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Bell’s Palsy

Bell’s palsy is the most common cause of facial paresis/paralysis. Currently, there is no known cause for Bell’s palsy. As a result of the weakness, the patient may have impaired eye closure, which may lead to eye injury. Therefore, eye care is extremely important if there is eye closure weakness. Eye closure weakness prevents eye blinking, which is necessary to keep the eye moist. Eye care may consist of eye drops and/or eye lubricants, and wearing a clear eye patch, for example, to maintain eye moisture.
Treatment of the paralysis consists of oral steroids for patients over the age of 16. Oral steroids should be started within 72 hours of onset of the paralysis. Oral steroids are given to try to shorten the duration of the paralysis and to improve the chance of returning the face to normal movement.

The following are characteristics of Bell’s palsy, but is should be emphasized that Bell’s palsy is a diagnosis of exclusion requiring the careful elimination of other causes of facial paresis or paralysis:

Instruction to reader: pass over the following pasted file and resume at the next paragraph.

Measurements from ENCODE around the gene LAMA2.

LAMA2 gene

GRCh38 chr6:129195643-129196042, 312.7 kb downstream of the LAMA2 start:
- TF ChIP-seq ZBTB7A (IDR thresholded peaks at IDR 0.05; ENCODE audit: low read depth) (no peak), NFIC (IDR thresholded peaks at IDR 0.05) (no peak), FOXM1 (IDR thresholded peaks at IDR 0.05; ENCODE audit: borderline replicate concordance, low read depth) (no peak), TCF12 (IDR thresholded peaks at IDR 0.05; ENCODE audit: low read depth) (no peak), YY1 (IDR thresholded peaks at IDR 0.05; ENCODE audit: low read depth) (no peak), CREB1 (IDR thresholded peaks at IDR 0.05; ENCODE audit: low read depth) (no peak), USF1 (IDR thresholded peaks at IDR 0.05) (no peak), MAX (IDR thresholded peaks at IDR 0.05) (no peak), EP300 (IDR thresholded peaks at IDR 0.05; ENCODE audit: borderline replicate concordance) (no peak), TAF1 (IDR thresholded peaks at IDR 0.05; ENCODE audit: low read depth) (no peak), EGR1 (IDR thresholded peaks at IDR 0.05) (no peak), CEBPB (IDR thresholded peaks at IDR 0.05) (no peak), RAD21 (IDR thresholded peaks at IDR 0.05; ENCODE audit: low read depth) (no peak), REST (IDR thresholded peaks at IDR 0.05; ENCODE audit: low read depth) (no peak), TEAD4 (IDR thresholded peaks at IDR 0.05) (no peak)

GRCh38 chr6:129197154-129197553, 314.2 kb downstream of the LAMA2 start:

• Rapid onset (< 72 hours)
  • Typically the condition is self-limited. Most patients with Bell’s palsy show some recovery without intervention within 2-3 weeks after onset of symptoms. Complete recovery often occurs within 3 - 4 months. If there is no recovery within 3 - 4 months, then another cause for paralysis should be considered.
  • May occur in men, women and children, but is more common in persons between 15 - 45 years old.
  • Bell’s palsy is more common in persons with diabetes, upper respiratory ailments, compromised immune function and during pregnancy.
The following is a list of other conditions that can cause facial paralysis:

  • Stoke
  • Brain tumors
  • Parotid tumors
  • Cancer of the ear
  • Varicella zoster
  • Sarcoidosis
  • Lyme disease